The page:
Predictors of Walking Activity in Patients With Systolic Heart Failure Equipped With a Step Counter: Randomized Controlled Trial

Josefine Dam Gade*, Helle Spindler, Malene Hollingdal, Jens Refsgaard, Lars Dittmann, Lars Frost, Kiomars Mahboubi, Birthe Dinesen

*Corresponding author for this work

Research output: Contribution to journalJournal articleResearchpeer-review

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Physical activity has shown to decrease cardiovascular mortality and morbidity. Walking, a simple physical activity which is an integral part of daily life, is a feasible and safe activity for heart failure (HF) patients. A step counter, measuring daily walking activity, might be a motivational factor for increased activity.


The aim of this study was to examine the association between HF patients’ walking activity and demographical and clinical data, and whether these associations could be used as predictors of walking activity.


65 HF patients from the Future Patient Telerehabilitation program (FPT) were included in this study. The patients monitored their daily activity using a Fitbit step counter during one year. This monitoring allowed for continuous and safe data transmission of self-monitored activity data.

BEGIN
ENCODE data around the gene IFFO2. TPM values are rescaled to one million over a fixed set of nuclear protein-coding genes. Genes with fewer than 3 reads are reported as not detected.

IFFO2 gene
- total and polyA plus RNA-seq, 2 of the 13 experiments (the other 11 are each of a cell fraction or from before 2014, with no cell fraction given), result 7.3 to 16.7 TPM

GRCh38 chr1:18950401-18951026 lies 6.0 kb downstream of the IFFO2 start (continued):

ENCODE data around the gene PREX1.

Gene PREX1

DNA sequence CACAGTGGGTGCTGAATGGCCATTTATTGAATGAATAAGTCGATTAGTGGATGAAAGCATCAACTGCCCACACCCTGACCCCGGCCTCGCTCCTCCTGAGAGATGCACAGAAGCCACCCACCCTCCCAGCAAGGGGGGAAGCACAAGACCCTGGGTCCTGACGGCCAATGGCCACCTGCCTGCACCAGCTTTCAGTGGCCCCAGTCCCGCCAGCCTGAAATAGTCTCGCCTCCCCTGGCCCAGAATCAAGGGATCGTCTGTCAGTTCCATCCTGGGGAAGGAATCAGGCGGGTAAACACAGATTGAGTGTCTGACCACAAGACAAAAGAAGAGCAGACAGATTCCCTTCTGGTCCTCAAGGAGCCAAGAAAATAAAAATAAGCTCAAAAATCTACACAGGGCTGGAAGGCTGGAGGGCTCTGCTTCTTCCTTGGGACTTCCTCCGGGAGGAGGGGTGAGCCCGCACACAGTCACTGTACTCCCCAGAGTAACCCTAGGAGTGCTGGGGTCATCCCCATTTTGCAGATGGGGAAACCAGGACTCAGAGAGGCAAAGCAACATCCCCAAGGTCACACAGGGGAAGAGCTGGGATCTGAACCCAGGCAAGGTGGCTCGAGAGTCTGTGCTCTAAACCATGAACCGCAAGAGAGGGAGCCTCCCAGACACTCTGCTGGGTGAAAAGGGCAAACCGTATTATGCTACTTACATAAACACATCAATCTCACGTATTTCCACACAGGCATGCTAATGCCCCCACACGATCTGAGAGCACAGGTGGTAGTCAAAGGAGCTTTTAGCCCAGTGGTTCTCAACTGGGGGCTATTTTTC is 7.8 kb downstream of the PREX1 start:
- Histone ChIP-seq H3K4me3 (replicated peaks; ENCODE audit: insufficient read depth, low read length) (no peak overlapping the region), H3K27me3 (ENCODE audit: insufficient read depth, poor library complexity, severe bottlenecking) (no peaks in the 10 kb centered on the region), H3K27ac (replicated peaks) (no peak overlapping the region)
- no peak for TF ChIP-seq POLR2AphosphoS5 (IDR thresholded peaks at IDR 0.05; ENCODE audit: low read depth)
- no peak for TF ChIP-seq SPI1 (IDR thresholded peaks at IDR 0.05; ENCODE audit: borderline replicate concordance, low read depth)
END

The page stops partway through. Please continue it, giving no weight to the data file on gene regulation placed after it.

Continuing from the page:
A higher walking activity was associated with younger age, lower New York Heart Association (NYHA) classification, and higher EF. There was a statistically significant correlation between the number of daily steps and NYHA classification at baseline, between the increase in daily steps and EF at baseline, and between the increase in daily steps and improvement in EF. The patients’ demographic, clinical, and activity data could predict 81% of the variation in daily steps.


The patients in FPT walked more than patients in comparable studies. This study demonstrated an association between demographic, clinical, and activity data for HF patients that could predict daily steps. A step counter can thus be a useful tool to help patients monitor their own physical activity. Clinical Trial: Clinical Trial: NCT03388918 Danish Ethical Committee: N-20160055
Original languageEnglish
Article numbere20776
JournalJMIR Biomedical Engineering
Issue number1
Number of pages14
Publication statusPublished - 2020


  • heart failure
  • cardiovascular rehabilitation
  • step counters
  • physical activity
  • telerehabilitation


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